A risk manager should ask his insurer four pertinent questions of which his insurer must have great answers for them, says Mr Rudi H Spaan of AIG APAC Holdings Pte Ltd.
Recently I bought a new games console for the kids. When I tried to plug it into my much-loved old TV, I discovered a mess of cabling round the back of the unit, and not a single spare port. It was time to get a new model of television.
For the kids, of course.
By the time I’d reached the shop, I knew at least as much about televisions as the shop assistant. I had checked review sites, considered what was important to me (many HDMI ports) and narrowed my shortlist to two specific models. Even the shop I visited was pre-selected: it had both models in the shop and a decent post-sales service offering. All that remained was for me to make a final decision and agree on a price.
The mundane act of buying a TV has been changed by the advent of the internet. Entirely new capabilities are demanded of the shop assistants, the TV manufacturers, and perhaps most surprisingly, the shoppers themselves. The three parties are now equal participants in a dynamic conversation. Few buyers today are bamboozled by technical language in the way that perhaps I was when I last bought a TV. Today, phrases like “4K Ultra HD”, “HDMI” and “SMART TV” are all but common currency.
Informed customers is a good thing
In many ways, a consumer’s role has professionalised, closely mirroring the behaviour of a modern commercial buyer in their business role. And the result? Better decisions. Fewer unwelcome surprises. Less mystifying language.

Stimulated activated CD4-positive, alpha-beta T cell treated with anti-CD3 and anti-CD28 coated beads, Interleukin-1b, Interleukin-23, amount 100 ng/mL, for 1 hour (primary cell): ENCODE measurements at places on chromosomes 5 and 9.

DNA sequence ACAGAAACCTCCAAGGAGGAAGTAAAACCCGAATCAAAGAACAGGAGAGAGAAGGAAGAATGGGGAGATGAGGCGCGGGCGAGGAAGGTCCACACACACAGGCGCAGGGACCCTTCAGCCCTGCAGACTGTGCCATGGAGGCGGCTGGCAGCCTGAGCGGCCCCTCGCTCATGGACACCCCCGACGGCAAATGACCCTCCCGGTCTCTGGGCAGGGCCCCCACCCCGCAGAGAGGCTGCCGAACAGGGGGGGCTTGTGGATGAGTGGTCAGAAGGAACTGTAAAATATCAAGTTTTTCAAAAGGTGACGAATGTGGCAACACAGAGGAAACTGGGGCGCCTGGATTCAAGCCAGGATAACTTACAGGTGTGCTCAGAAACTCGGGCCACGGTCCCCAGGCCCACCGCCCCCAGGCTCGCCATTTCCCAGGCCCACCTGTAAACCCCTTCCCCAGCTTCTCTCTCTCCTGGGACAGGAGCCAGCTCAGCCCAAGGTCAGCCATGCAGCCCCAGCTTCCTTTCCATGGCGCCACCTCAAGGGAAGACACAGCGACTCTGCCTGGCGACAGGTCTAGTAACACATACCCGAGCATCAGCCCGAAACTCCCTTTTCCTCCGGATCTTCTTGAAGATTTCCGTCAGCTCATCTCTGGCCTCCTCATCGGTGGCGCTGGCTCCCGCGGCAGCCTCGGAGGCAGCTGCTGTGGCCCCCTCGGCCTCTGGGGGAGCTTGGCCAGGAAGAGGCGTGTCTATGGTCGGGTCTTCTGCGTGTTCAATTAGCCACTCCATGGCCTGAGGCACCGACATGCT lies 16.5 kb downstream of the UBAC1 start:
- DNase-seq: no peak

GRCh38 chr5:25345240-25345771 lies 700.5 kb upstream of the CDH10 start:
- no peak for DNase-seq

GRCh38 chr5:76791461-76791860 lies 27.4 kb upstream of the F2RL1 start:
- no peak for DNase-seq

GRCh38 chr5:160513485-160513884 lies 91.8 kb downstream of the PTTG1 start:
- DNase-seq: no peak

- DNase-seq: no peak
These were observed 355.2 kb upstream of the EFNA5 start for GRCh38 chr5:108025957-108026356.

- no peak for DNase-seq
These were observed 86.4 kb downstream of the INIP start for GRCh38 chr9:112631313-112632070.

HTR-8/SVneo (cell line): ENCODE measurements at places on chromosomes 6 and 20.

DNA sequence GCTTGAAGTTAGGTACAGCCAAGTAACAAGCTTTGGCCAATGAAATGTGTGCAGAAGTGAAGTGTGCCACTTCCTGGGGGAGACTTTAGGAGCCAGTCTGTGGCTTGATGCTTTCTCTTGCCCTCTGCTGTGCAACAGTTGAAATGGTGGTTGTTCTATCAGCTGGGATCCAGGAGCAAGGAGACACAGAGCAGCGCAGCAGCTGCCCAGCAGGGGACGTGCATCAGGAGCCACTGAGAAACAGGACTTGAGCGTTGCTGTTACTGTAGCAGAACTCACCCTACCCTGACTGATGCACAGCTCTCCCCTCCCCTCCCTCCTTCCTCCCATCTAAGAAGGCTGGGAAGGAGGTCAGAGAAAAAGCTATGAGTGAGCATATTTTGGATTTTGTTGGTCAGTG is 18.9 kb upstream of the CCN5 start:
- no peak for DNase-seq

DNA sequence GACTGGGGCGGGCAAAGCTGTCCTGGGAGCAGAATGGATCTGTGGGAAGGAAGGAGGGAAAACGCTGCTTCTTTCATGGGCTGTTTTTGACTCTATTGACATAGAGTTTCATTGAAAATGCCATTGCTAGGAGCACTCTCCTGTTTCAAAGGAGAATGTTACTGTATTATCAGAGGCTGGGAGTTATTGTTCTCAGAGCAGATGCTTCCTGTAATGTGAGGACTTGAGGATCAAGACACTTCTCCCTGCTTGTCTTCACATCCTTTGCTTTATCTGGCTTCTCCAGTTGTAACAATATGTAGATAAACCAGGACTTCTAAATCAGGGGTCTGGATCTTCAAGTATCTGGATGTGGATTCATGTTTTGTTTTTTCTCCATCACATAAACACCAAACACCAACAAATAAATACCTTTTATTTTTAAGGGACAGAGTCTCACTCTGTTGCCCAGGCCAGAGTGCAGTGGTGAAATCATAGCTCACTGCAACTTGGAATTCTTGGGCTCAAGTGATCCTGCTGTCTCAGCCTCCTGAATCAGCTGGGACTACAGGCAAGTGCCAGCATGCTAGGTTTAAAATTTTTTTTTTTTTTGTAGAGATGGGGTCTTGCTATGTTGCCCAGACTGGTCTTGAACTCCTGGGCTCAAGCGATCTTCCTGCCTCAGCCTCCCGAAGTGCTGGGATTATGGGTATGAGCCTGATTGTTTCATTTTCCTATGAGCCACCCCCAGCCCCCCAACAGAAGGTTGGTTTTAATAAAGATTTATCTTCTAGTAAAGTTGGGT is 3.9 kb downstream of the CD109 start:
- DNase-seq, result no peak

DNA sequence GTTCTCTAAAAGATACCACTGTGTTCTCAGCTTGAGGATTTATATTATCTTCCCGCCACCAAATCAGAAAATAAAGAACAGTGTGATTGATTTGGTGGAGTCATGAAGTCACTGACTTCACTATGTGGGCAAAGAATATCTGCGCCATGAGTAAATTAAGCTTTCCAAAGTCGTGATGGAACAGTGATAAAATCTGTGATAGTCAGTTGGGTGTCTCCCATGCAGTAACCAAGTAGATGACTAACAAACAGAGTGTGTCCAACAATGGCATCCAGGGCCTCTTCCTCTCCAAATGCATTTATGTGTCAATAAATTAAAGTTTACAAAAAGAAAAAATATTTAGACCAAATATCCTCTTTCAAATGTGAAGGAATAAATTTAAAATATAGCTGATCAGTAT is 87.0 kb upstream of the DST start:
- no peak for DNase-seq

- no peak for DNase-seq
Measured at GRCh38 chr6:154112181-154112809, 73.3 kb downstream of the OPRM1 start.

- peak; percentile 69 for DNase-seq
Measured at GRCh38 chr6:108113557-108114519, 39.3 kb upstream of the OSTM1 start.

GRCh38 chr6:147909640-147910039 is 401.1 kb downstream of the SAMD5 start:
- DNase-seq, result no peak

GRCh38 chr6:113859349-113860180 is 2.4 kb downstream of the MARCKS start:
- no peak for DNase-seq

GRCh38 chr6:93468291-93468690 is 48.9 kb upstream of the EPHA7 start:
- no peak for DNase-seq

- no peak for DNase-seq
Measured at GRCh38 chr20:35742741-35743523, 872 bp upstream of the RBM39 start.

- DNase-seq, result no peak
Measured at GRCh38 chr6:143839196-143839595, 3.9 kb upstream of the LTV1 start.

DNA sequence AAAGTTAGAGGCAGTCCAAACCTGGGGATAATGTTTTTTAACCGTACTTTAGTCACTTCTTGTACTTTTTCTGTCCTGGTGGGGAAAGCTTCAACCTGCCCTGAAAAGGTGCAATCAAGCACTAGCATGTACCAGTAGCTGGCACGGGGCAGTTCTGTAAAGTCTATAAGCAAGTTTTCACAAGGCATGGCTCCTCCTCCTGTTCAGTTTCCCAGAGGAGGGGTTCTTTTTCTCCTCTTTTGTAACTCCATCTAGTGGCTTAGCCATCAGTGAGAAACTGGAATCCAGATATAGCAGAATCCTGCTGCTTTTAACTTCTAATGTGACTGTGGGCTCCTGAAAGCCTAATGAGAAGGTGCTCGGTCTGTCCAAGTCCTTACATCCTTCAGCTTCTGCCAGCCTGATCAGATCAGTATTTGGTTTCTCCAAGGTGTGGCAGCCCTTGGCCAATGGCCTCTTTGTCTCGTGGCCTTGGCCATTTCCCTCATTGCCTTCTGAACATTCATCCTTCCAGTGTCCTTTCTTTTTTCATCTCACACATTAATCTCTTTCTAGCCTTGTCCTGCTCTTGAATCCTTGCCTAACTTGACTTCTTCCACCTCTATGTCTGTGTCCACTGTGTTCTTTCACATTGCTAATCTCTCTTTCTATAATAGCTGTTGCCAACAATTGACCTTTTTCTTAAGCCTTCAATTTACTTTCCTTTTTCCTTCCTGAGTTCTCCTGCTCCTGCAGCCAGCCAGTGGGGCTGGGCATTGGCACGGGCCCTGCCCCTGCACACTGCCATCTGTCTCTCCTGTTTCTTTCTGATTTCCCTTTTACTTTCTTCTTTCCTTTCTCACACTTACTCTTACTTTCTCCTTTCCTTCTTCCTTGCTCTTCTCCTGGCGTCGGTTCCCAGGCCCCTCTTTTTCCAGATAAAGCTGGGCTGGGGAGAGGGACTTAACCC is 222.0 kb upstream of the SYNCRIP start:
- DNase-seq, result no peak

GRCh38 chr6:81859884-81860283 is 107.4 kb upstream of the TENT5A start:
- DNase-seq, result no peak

Unsurprisingly, it turns out, having informed customers is a good thing, particularly for the customers themselves.
I believe that having better informed buyers is, without a doubt, better for all the participants in an industry: buyer, seller, manufacturer. Over a short period of time it may suit one party to keep ‘their’ knowledge shrouded in mystery. But for the long-term health and growth of a whole industry, all participants should have access to information.
What excites me more than anything else in our industry, in this region, is that our buyers – risk managers – are rapidly building in number and capability. PARIMA, the Pan-Asia Risk Management Association, is growing in scale and influence, with its first members’ conference scheduled for late 2014. Interest and participation in RIMS Australia is booming.
My colleagues in AIG’s distribution and underwriting teams confirm, albeit non-empirically, that our customers, in partnership with their brokers, are becoming better informed, and more challenging. For the long term health and growth of the insurance industry, this is without a doubt a good thing.
To help promote and extend this growth in capability and impact, I would like to propose four questions that risk managers should be asking of their current and potential carriers.
“How can I use your work to demonstrate the value of risk management in my company?”
Your carrier should be relied upon to provide value-adding services and information that, frankly, makes you look good. Their analyses and charts should be readily available to you to present your case to your senior management team. You should be able to rely on them for simple-to-use analytical tools, programme design tools, online resource centres, and cost of risk analyses.
“How do you help make me a better professional?”
Whether or not you are enrolled in a formal continual professional development (CPD) process, you need to keep your skills up and your network of risk managers healthy. Your carrier should be offering you clear opportunities to develop, whether by focusing on pre-emptive risk engineering or knowledge of particular lines of business.
Training and coaching should be something that you can expect to be delivered, at a high standard of expertise and frequency from your suppliers. With so many carriers claiming expertise and thought leadership, you should be benefiting from their knowledge to develop your own career.